Jokic can obliterate Harrell, Green, and Morris in the post, so perhaps Rivers should accept that, double Jokic, and play the fleetest defenders and best shooters among that trio — Green and Morris — with LA’s season in the balance. (He also tried Leonard on Jokic in Game 6.)
The Clips have been hit-or-miss doubling Jokic. Sometimes, they force the ball to one of Denver’s lesser shooters. But often, Jokic outthinks them and triggers a swing-swing-swing sequence that ends with the ball somewhere the Clippers don’t want it.
There is no easy answer to this Jokic — the hungry, predatory scorer. If he makes 3s — he has hit 43% from deep for his postseason career, shooting many more than he does in the regular season — there are no answers at all. The more attention he demands as a scorer, the more passing lanes become available to him. You have to ride out his greatness hoping no one else has a big game, and that your offense hums.
There is no wasted time or motion in Denver’s offense. The Nuggets know what they want, and how to get it. They will peck at LA’s weak points.
The Clippers could use that sense of purpose. Aimless meandering has infected their offense in the second halves of the past two games.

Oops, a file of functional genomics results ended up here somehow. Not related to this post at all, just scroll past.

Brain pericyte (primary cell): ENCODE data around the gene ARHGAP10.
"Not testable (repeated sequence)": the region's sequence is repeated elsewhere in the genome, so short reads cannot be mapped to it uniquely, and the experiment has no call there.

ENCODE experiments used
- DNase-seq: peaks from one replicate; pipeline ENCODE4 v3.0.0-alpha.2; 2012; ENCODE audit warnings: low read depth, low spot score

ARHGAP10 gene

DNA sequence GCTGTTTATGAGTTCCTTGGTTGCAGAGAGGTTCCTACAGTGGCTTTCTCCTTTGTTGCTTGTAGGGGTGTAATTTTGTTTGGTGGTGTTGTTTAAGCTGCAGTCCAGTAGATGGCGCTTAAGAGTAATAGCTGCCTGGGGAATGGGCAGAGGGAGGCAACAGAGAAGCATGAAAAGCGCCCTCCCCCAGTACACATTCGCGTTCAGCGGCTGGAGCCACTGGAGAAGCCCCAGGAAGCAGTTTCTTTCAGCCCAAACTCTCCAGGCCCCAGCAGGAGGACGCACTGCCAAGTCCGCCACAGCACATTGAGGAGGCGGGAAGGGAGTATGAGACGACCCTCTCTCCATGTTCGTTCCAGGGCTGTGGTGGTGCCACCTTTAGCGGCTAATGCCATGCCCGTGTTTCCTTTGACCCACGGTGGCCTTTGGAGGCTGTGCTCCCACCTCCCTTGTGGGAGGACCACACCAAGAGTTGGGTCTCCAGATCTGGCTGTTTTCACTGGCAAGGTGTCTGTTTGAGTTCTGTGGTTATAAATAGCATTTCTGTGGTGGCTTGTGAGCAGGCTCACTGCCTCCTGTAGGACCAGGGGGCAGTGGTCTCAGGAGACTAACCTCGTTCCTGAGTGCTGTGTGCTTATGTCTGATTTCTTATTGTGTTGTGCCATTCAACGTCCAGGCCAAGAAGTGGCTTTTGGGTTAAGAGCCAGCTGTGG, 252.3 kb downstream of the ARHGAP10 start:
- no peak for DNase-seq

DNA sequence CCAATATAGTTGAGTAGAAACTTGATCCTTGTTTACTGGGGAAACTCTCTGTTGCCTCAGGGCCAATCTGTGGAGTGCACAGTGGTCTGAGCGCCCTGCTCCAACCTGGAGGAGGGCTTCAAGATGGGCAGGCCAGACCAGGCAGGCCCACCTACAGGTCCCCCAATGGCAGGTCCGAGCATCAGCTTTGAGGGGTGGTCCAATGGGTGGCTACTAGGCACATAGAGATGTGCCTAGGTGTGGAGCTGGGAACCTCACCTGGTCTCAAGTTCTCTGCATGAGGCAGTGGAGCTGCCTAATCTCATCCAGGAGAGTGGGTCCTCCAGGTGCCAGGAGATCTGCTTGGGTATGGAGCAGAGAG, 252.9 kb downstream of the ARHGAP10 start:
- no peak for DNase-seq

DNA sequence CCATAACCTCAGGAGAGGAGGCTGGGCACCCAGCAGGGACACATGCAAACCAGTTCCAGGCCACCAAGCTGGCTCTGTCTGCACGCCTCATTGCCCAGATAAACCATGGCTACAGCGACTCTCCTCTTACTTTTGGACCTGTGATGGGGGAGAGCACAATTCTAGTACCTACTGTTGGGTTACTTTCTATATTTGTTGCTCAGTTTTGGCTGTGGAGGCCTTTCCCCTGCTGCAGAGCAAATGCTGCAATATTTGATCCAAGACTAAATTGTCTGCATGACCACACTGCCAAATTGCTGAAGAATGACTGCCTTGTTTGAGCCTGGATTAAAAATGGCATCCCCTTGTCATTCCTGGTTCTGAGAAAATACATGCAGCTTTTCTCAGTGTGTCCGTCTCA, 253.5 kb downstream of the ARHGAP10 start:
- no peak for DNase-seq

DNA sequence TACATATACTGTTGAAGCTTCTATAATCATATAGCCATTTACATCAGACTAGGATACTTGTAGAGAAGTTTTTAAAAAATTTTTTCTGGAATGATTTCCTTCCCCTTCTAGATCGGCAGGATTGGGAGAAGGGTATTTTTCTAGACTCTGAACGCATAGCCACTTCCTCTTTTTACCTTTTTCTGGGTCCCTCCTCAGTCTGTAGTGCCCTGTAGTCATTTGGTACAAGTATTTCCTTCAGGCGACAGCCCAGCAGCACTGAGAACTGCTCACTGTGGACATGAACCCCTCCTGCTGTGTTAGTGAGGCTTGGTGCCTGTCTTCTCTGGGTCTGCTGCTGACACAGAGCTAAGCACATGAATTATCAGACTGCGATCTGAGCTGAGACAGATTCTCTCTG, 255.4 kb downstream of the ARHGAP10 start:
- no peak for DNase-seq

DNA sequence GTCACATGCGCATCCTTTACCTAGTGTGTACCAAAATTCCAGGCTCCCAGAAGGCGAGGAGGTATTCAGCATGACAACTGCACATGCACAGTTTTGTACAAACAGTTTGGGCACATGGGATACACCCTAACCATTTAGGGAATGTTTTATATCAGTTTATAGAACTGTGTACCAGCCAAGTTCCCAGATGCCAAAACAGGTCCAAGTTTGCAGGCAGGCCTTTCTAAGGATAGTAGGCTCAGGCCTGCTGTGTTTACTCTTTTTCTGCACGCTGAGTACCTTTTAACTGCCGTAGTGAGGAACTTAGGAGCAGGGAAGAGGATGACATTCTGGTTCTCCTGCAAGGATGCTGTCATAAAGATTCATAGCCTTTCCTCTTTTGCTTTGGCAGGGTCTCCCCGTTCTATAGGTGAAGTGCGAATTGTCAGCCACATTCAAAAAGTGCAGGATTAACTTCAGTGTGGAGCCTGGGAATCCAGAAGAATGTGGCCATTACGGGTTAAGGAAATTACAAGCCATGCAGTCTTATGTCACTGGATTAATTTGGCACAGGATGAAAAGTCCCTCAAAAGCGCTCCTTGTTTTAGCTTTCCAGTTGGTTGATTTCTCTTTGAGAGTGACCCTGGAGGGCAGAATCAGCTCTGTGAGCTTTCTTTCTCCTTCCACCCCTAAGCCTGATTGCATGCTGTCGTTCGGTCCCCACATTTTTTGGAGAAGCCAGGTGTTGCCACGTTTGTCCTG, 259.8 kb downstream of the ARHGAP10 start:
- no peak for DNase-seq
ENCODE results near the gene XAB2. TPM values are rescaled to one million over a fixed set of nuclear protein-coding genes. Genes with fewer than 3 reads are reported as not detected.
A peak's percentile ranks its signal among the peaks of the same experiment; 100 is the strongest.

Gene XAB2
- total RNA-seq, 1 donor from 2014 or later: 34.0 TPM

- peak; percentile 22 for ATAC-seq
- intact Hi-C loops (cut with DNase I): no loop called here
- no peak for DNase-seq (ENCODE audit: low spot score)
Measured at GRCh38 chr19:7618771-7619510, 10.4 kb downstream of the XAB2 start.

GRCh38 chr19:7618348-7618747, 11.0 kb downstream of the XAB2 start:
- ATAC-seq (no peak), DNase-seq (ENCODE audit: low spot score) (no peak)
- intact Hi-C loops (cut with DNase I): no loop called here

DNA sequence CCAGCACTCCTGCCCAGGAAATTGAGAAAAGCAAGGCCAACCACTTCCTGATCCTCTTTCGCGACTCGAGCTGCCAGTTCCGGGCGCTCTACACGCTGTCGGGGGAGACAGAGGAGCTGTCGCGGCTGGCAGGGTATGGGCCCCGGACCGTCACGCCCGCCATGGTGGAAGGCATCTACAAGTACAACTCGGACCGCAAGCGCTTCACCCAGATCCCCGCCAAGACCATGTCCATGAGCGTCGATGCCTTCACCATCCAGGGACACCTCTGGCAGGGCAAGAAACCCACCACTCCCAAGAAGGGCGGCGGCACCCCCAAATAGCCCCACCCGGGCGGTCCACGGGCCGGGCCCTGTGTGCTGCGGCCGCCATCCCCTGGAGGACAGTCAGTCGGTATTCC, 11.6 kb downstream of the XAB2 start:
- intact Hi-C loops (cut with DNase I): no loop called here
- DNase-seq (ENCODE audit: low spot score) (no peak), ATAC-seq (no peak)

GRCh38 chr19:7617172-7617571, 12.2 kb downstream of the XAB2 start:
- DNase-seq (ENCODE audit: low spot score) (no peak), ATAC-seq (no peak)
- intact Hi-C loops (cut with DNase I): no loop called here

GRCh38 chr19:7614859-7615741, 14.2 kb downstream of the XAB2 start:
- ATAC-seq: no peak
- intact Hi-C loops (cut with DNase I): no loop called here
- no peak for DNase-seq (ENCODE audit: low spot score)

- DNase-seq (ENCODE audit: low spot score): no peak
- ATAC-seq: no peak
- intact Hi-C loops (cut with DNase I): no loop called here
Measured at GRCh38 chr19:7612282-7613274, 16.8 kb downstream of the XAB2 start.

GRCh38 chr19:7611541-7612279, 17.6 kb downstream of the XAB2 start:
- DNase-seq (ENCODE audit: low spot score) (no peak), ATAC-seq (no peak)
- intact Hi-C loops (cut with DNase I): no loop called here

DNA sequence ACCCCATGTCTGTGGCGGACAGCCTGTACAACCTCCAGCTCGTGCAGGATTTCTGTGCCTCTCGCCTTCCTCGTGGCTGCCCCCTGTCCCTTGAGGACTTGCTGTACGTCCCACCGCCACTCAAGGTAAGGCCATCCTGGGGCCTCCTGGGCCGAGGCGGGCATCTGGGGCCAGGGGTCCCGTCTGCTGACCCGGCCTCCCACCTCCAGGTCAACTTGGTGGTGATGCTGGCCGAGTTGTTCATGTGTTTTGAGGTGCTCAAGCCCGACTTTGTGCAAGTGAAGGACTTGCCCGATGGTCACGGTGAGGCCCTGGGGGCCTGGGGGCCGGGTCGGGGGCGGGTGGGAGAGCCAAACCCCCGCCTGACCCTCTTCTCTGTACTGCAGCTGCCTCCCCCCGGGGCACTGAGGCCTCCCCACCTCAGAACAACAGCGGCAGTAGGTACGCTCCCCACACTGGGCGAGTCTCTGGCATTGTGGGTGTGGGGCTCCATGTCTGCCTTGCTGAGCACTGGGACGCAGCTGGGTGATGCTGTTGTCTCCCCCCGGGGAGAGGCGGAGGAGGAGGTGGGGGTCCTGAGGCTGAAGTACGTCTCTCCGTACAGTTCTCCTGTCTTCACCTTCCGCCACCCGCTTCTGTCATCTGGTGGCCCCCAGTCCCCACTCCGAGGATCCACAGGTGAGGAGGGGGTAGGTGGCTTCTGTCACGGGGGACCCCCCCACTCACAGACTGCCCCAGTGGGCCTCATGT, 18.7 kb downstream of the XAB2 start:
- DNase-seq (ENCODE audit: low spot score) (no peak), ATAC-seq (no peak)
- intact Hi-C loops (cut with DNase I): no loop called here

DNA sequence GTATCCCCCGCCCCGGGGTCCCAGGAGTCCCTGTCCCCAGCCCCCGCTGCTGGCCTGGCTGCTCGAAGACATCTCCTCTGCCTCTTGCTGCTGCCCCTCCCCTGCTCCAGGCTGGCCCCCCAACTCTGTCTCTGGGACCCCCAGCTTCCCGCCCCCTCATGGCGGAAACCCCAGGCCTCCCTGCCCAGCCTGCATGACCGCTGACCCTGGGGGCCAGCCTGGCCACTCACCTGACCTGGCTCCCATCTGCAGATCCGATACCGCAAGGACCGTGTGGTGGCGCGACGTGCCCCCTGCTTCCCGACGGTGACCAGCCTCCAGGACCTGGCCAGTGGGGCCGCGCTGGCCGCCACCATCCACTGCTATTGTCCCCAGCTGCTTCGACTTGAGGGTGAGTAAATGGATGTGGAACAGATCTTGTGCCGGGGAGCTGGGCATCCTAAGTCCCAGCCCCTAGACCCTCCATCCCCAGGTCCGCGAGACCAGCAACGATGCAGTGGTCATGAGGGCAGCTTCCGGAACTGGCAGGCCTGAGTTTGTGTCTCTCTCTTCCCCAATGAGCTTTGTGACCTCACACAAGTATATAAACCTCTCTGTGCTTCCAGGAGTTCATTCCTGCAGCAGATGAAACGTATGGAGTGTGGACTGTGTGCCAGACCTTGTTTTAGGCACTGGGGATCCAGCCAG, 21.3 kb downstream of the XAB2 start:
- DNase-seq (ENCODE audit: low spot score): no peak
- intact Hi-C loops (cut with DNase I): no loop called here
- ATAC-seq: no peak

Leonard draws Jokic on a switch. That should be the end goal! Even if Leonard passes off, he should demand the ball right back! Instead, the Clippers putter around and allow Torrey Craig to switch back onto Leonard, who eventually misses a long, contested 2-pointer.
Zubac has Murray on him and is about to screen for Leonard. Going from that into an early-clock contested wing triple for Morris is just nonsensical.
Midway through the third quarter of Game 6, four Clippers cleared out so Landry Shamet could drive one-on-one against Millsap. Shamet — the fifth-best Clipper on the floor by a wide margin — turned the ball over. Morris had Murray on him with plenty of time on the shot clock. If there is ever an occasion to let Morris play bully ball, that was it.
The Clippers have known all season that they are 10% or so short of their ideal collective playmaking level — and that their second-best playmaker, Lou Williams, is probably their worst rotation defender. (For all the heat Rivers is taking for overplaying Williams — and Williams is shooting horribly — the Clips are plus-45 with Williams on the floor. That’s a team high. That inflates Williams’ impact, but it’s hard to argue the Clips are on the brink — and not playing Game 1 against the Lakers — because of him.)
The Clippers are so talented, they often tread water during periods of malaise — or even win them. The degree of their collapse on offense in the second half of Game 6 was probably exaggerated. A bunch of good looks rimmed out: bunnies from Zubac and Leonard; wide-open corner 3s from Green; clean jumpers from George; a few of Leonard’s pet midrange pull-ups.
Copious third-quarter fouling (including some silly ones) had Denver living at the line in Games 5 and 6, and strangled the Clippers’ transition game. The LA centers run hard after Denver misses, and they can get ahead of Jokic.